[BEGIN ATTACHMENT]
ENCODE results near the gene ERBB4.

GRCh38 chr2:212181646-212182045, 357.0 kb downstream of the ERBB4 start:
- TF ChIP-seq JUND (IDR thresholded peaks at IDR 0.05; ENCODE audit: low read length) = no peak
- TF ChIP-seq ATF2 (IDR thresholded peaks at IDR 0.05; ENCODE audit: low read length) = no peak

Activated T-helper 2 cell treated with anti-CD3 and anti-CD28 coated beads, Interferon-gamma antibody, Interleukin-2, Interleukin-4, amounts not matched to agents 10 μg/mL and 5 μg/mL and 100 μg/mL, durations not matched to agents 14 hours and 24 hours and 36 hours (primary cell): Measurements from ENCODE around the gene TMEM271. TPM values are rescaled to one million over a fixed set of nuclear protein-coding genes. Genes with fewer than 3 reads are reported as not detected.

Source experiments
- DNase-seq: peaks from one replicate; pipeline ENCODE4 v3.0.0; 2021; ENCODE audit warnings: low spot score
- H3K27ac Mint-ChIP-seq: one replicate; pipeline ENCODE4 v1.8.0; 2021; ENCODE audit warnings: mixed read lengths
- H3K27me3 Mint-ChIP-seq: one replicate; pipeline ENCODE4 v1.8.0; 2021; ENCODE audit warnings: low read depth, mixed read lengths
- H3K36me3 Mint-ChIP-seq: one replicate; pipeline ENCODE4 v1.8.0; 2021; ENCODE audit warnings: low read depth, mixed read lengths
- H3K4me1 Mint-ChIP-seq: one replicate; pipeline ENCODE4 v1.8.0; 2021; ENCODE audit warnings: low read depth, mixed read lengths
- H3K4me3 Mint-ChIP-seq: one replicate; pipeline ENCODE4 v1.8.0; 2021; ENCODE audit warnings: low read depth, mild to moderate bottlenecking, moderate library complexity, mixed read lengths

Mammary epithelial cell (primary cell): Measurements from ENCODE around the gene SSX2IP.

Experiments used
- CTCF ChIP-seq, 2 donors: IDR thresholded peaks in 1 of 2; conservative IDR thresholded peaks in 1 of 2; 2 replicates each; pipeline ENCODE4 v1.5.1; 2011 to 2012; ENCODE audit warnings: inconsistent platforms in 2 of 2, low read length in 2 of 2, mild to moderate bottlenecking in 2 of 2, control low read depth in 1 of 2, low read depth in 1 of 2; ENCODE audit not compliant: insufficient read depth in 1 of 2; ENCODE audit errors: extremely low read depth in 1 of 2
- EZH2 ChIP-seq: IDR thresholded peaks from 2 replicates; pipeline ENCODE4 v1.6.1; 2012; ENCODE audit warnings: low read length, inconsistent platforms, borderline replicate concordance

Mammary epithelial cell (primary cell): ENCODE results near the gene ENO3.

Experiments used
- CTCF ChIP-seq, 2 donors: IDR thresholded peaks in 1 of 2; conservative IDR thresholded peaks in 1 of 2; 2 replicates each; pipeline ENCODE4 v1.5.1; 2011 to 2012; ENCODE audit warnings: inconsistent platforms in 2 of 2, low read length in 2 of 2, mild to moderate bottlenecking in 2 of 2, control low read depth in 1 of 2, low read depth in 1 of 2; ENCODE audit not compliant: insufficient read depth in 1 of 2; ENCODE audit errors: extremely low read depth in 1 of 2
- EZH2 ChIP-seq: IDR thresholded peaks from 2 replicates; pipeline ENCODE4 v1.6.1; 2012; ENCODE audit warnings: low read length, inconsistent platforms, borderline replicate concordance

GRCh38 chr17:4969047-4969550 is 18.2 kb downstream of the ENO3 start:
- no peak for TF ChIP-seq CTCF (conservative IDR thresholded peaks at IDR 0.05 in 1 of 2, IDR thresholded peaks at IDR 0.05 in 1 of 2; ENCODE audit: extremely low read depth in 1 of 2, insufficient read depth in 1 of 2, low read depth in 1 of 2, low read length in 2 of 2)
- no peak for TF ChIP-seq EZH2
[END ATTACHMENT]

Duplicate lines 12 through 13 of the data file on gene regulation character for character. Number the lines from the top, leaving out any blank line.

- H3K4me3 Mint-ChIP-seq: one replicate; pipeline ENCODE4 v1.8.0; 2021; ENCODE audit warnings: low read depth, mild to moderate bottlenecking, moderate library complexity, mixed read lengths

Mammary epithelial cell (primary cell): Measurements from ENCODE around the gene SSX2IP.